Treehouse Graduation Success

What if every youth in foster care graduated from high school with confidence and skills to implement a self-determined plan for the future?

Photo of Janis Avery
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Founding Story: Share a story about a key experience or spark that helps the network understand why this project got started or a story about how you became inspired about the potential for this project to succeed.

Kids enter foster care through no fault of their own. They deserve every opportunity—equal opportunity—to achieve their full potential. In 2010, Treehouse learned that graduation rates for foster youth in King County were the worst in the state at 31%. We set an ambitious goal: foster youth will graduate from high school at the same rate as their peers with a plan for the future by 2017.
Board Chair Juli Farris challenged us all: “Equity is the only morally and ethically acceptable goal.”

Which categories describe you? (the answer will not be public)

  • White (for example: German, Irish, English, Italian, Polish, French, Caucasian)

Website

http://www.treehouseforkids.org

Location: Where is your organization headquartered? [State]

  • Washington

Location: Where is your organization headquartered? [City]

Seattle

Location: Where is your project primarily creating impact? [State]

  • Washington

Location: Where is your project primarily creating impact? [City]

Seattle/King County, WA,

Problem: What problem is this project trying to address?

Kids in foster care perform worse than their peers on every academic measure due to trauma, loss, and placement/school changes. Less than half of foster youth graduate high school on time. By age 35, 3% of foster care alumni have completed a 4-year degree. Without an education, 20% will be homeless as adults; 33% will live below the poverty line and they receive cash public assistance at nearly five times the national rate.

The Graduation Success program provides middle and high school students in foster care with education planning, monitoring, coaching, and other supports to succeed in school. The program is built on two evidence-based practices: Check and Connect, an intensive student engagement model, and Person Centered Planning, a transition to adulthood model from special education. Education Specialists coach youth in self-determination, self-advocacy, and problem solving, giving them as much power in their own lives as possible. We support youth in setting and achieving personally meaningful goals. We monitor attendance, behavior and course performance daily and perform individualized, timely interventions to keep youth on track. We build and support a team of adults around each youth, including caregiver, social worker, and school staff. We meet basic material needs (clothes, books, school supplies) through our free store and pay for things that help youth explore their passions and fully engage in their school or community, like extracurricular activities, school events, and items like yearbooks or cap and gown. Finally, we advocate for youth and help remove and resolve education barriers in school enrollment and transitions, special education needs, disciplinary actions, and credit retrieval.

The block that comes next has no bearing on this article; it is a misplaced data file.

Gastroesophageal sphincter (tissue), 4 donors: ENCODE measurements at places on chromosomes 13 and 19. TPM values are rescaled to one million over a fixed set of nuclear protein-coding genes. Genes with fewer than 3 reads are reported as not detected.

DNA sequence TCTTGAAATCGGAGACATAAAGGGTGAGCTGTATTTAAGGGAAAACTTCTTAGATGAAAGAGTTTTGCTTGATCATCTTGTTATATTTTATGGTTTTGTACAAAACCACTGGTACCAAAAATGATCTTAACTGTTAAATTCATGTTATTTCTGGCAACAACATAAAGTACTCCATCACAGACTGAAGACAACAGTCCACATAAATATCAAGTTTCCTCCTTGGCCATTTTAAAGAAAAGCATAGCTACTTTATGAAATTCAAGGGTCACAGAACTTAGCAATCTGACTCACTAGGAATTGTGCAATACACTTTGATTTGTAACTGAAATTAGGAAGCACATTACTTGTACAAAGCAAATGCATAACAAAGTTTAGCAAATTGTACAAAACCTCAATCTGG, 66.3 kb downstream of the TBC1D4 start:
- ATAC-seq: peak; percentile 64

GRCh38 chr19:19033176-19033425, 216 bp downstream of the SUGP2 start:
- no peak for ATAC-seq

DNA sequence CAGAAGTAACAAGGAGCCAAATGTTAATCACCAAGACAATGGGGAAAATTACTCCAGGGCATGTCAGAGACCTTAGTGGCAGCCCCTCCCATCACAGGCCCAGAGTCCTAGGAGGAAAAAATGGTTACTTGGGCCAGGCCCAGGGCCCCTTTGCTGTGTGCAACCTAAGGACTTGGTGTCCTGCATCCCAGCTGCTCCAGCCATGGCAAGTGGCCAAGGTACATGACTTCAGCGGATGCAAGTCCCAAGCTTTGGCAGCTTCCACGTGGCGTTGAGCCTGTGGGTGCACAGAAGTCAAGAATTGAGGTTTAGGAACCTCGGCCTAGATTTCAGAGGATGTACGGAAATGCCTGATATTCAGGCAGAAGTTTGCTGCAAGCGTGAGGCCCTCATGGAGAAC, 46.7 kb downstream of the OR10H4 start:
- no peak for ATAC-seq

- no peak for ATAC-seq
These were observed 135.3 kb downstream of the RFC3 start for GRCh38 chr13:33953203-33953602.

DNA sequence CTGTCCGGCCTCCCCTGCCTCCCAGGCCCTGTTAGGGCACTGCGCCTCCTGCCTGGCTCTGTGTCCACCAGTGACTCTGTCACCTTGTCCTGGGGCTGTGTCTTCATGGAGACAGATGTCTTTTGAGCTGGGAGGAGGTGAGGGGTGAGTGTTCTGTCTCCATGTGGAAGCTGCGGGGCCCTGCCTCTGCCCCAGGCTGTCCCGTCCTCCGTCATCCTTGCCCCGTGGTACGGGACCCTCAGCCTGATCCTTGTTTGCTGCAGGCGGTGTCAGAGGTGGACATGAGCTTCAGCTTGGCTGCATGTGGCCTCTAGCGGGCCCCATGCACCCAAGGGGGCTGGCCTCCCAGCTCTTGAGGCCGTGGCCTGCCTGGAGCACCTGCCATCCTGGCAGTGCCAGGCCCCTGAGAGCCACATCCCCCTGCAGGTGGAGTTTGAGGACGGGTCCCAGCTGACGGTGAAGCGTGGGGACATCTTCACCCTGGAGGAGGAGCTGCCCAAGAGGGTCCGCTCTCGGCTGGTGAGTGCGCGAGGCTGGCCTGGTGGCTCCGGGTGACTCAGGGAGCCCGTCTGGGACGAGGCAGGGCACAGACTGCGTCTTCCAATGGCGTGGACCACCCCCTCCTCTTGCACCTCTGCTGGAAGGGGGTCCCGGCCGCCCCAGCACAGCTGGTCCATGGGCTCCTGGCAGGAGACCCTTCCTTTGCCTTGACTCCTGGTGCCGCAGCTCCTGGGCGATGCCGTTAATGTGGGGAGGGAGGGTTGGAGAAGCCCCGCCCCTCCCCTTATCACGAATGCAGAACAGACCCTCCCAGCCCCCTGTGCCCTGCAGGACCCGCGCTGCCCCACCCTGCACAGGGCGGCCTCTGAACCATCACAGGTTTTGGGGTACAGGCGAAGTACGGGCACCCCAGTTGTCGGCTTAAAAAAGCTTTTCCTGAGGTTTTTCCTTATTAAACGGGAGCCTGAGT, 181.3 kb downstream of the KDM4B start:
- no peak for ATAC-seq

Is your model focused on any of the following traditionally underserved communities?

  • Communities of color
  • Children who are differently abled
  • LGBTQ or non-binary individuals
  • Low-income communities
  • Other

Does your model work within any of the following sectors?

  • Child and Family Services
  • Education
  • Other

If you chose "other," please share the sector you work within here:

Foster care / child welfare

Year Founded

1988

Project Stage

  • Scaling (the solution has passed the previous stages, and the next step will be growing its impact on a regional or global scale)

Example: Walk the network through a specific example of what happens when a person or group engages with your solution.

Tuesday was a motivated freshman with good grades. She entered foster care in 10th grade, moved between homes, and was failing in school. Her math teacher offered to be her guardian, and with a consistent home and help from her school and Treehouse team, she brought her GPA up to a 3.5 in one semester. In 11th grade, her childhood trauma manifested into crippling self-doubt and anxiety and she did not enroll for senior year. Her Treehouse Education Specialist worked with her to build confidence, set goals, connect with a volunteer tutor, and she got back on track—graduating with a strong GPA and accepted to college! She says her biggest achievement is “Being the first person in my family to graduate from high school.”